Maori, Pacific Islander, Arabic-speaking clients and DESMOND

Understanding or adapting type 2 diabetes advice from health professionals to suit Maori, Pacific Islander and Arabic-speaking clients can be challenging.

Those challenges mean that advice is sometimes not being followed.

CALD partnership

Diabetes Queensland has partnered with Brisbane South PHN to identify culturally and linguistically diverse (CALD) communities to help address these challenges.

For the past year, Diabetes Queensland has been working with local Maori and Pacific Islander, and Arabic-speaking communities to make the DESMOND program (an interactive self-management education course for people living with type 2 diabetes) more culturally appropriate.

Food choices and more

DESMOND stands for Diabetes Education and Self-Management for the Ongoing and Newly Diagnosed. It is a one-day program. It helps people learn about healthy food choices, physical activity, medication and other proactive steps they can take towards general well-being after being diagnosed with type 2 diabetes.

“These communities experience higher rates of avoidable diabetes-related hospitalisations and preventable complications than other Queenslanders,” said Diabetes Queensland Accredited Practising Dietitian and Credentialled Diabetes Educator, Michelle Tong.

Positive change

“The strong motivation from these communities to see positive change prompted us to find out whether the DESMOND program would be effective for these CALD groups.”

Brisbane South PHN CEO, Mike Bosel, said: “This partnership is important as it’s responding to the need identified by primary care providers and the community.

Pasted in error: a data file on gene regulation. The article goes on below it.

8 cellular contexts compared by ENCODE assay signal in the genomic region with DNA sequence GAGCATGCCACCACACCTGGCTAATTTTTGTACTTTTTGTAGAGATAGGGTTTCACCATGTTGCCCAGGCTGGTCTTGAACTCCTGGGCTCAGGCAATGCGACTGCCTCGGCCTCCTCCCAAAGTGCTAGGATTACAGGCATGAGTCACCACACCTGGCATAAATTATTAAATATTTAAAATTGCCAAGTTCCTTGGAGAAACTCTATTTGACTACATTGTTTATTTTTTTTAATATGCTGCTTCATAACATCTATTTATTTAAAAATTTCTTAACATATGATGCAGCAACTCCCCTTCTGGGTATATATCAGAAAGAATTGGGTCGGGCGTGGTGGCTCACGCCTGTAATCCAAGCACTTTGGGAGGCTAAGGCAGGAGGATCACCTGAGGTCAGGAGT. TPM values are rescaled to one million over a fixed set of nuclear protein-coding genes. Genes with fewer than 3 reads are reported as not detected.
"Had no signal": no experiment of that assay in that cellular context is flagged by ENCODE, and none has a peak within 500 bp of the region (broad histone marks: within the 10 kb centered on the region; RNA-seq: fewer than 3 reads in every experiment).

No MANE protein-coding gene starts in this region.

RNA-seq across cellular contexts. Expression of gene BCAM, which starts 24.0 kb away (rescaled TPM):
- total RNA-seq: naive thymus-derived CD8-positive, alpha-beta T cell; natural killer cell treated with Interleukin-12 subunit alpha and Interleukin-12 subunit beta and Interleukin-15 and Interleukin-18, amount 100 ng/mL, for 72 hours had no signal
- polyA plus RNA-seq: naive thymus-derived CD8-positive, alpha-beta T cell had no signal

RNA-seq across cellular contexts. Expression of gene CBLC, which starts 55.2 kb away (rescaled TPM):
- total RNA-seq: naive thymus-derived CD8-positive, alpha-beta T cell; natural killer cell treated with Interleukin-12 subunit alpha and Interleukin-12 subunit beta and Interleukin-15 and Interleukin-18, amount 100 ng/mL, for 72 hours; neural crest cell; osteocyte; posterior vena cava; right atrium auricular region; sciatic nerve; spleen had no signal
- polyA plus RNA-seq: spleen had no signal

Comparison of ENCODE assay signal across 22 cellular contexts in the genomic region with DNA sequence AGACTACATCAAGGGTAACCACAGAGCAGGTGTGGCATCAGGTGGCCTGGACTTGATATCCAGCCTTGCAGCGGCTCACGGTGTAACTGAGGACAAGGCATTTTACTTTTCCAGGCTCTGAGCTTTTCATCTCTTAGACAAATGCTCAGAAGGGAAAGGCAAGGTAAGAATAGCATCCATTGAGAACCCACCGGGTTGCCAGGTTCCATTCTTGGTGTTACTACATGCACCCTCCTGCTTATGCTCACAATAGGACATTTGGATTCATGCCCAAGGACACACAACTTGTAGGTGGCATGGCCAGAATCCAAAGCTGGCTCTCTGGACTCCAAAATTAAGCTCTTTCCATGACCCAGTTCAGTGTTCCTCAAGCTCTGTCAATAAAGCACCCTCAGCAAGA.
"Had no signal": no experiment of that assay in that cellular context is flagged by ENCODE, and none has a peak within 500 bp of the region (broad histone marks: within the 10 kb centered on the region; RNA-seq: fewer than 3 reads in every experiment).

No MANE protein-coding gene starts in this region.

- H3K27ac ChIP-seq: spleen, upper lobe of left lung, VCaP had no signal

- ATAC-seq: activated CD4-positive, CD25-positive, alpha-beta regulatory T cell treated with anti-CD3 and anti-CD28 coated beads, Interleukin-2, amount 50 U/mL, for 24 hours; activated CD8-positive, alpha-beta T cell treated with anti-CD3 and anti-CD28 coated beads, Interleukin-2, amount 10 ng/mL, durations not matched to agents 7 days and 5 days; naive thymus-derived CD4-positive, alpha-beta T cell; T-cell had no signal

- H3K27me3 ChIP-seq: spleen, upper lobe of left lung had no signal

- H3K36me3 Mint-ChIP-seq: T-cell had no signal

Better health outcomes

“A culturally adapted DESMOND program for people with newly diagnosed diabetes supports quality care and better health outcomes.”

To inform this work, two community ‘expert reference groups’ were formed. They included people living with diabetes, their families, health professionals and other interested community members.

Targeted for cultural needs

Participants advised on how to adapt DESMOND to incorporate culturally appropriate foods, religious practices and beliefs, and family structures to answer cultural needs.

From this feedback, Diabetes Queensland and the Brisbane South PHN piloted an adapted program with tailored resources for each group.

It is the first time in Australia that DESMOND has been culturally adapted to suit ethnic communities.

‘We can do more’

Manal Aqrawe was a medical doctor for more than 20 years in Iraq and was a member of the Arabic community’s expert reference group. “We can do more for our community to control this progressive and chronic condition by attending, collaborating and creating through the DESMOND program.”

“The best people to facilitate diabetes education for diverse cultural groups are people from within the community. Diabetes Queensland has trained people from each group to become DESMOND educators,” Michelle said.

Building on strengths

“Key feedback from consultation with the Maori and Pacific Islander community was that they wanted to build on the strengths within the community, rather than just try to fix the ‘problems’ with external help.”

Media: Monica Rostron 0409 126 332

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